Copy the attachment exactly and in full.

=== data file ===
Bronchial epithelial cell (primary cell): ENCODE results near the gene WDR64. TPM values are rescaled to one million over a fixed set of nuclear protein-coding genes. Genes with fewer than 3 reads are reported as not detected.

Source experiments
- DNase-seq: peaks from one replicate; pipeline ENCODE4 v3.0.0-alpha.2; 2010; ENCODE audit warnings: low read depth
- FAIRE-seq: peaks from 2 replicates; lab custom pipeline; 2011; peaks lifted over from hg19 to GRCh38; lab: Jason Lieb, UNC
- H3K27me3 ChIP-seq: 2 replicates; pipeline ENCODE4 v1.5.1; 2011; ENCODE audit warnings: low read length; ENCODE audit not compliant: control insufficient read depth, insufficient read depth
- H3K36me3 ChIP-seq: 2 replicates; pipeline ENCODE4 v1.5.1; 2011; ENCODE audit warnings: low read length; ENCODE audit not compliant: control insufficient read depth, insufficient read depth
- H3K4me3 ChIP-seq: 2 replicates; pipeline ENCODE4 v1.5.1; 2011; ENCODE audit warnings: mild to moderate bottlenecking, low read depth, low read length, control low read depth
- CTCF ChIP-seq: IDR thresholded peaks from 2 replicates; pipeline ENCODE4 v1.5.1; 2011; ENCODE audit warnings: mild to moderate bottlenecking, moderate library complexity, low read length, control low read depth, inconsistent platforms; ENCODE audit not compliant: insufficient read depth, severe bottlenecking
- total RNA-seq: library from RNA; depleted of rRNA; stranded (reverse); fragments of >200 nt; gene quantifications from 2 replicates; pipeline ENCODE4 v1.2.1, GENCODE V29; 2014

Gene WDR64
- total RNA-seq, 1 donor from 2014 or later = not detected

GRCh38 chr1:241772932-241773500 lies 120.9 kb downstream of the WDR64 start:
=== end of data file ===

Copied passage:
Bronchial epithelial cell (primary cell): ENCODE results near the gene WDR64. TPM values are rescaled to one million over a fixed set of nuclear protein-coding genes. Genes with fewer than 3 reads are reported as not detected.

Source experiments
- DNase-seq: peaks from one replicate; pipeline ENCODE4 v3.0.0-alpha.2; 2010; ENCODE audit warnings: low read depth
- FAIRE-seq: peaks from 2 replicates; lab custom pipeline; 2011; peaks lifted over from hg19 to GRCh38; lab: Jason Lieb, UNC
- H3K27me3 ChIP-seq: 2 replicates; pipeline ENCODE4 v1.5.1; 2011; ENCODE audit warnings: low read length; ENCODE audit not compliant: control insufficient read depth, insufficient read depth
- H3K36me3 ChIP-seq: 2 replicates; pipeline ENCODE4 v1.5.1; 2011; ENCODE audit warnings: low read length; ENCODE audit not compliant: control insufficient read depth, insufficient read depth
- H3K4me3 ChIP-seq: 2 replicates; pipeline ENCODE4 v1.5.1; 2011; ENCODE audit warnings: mild to moderate bottlenecking, low read depth, low read length, control low read depth
- CTCF ChIP-seq: IDR thresholded peaks from 2 replicates; pipeline ENCODE4 v1.5.1; 2011; ENCODE audit warnings: mild to moderate bottlenecking, moderate library complexity, low read length, control low read depth, inconsistent platforms; ENCODE audit not compliant: insufficient read depth, severe bottlenecking
- total RNA-seq: library from RNA; depleted of rRNA; stranded (reverse); fragments of >200 nt; gene quantifications from 2 replicates; pipeline ENCODE4 v1.2.1, GENCODE V29; 2014

Gene WDR64
- total RNA-seq, 1 donor from 2014 or later = not detected

GRCh38 chr1:241772932-241773500 lies 120.9 kb downstream of the WDR64 start: